Olympics 2016: Haitian hurdler Jeffrey Julmis crashes but gets up again

Jeffrey Julmis doesn't get enough height on his first jump and crashes straight into the first hurdle of the men's 110m hurdles semifinals of the Rio Olympics.

Story highlights

  • Haitian hurdler didn't want to be "sore loser"
  • Jeffrey Julmis crashes through first hurdle before recovering
  • "The Olympic spirit -- finish the race," he said

(CNN)After a Usain Bolt-style pre-race build-up complete with a cheeky look at the cameras as he pointed at his watch, Haitian athlete Jeffrey Julmis quickly came crashing straight down to earth.

Competing in the semifinals of the men's 110-meter hurdles, the 28-year-old took a nasty tumble as he ran through the first hurdle.
    Ouch! Haiti's Jeffrey Julmis, crashes into the first hurdle in the men's 110m hurdles semifinal.
    Traveling at high speed, Julmis ended up doing a somersault, landing close to the second hurdle.
    Disappointment for Julmis, who was competing in his second Olympics and has yet to reach a final.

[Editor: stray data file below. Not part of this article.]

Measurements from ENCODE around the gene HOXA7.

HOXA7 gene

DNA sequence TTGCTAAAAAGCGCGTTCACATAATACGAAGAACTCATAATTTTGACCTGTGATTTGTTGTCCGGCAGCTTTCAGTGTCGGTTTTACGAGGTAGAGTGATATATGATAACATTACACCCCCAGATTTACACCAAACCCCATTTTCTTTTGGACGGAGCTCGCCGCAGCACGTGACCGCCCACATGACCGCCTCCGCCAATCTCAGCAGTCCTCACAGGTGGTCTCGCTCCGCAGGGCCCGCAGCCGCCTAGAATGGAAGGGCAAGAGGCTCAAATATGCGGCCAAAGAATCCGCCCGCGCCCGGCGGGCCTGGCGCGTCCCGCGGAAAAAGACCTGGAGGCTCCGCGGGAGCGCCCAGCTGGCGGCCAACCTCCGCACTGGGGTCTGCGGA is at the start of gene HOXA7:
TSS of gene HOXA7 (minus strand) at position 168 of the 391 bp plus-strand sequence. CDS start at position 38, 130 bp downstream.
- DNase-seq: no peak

Apart from probably wishing the ground would swallow him up, Julmis could also have been forgiven if he had thrown in the towel after what must surely have been an embarrassing moment for a capable runner competing in his second Olympics.
    But, in true Olympic spirit, he got up again to finish the race to huge cheers from the crowd.
    His dream of reaching an Olympic final now in tatters, Julmis doesn't hesitate as he gets up again to continue his race.
    "It didn't make sense to go down as a sore loser," Julmis, who grew up in Florida, told reporters after he finished in a time of 25.56 seconds, 13 seconds behind race winner Orlando Ortega of Spain.
    To huge roars from the crowd, Julmis finishes his race, only to be disqualified. But he can leave Rio with his head held up high as he never gave up.
    Although Julmis was disqualified, he can take some consolation from improving on his record in London, when he failed to get out of the heats.
    "The Olympic spirit --finish the race," said Julmis, a former member of the track and field team of Kansas State University. "It felt good the crowd cheering me on. But I would've loved to have made it to the final."
    Unsurprisingly Julmis's Rio 2016 moment didn't go unnoticed on social media, with one Twitter user joking the Haitian "wanna be Shaunae Miller," a reference to the Bahamas-born athlete's unconventional approach to winning the 400m final.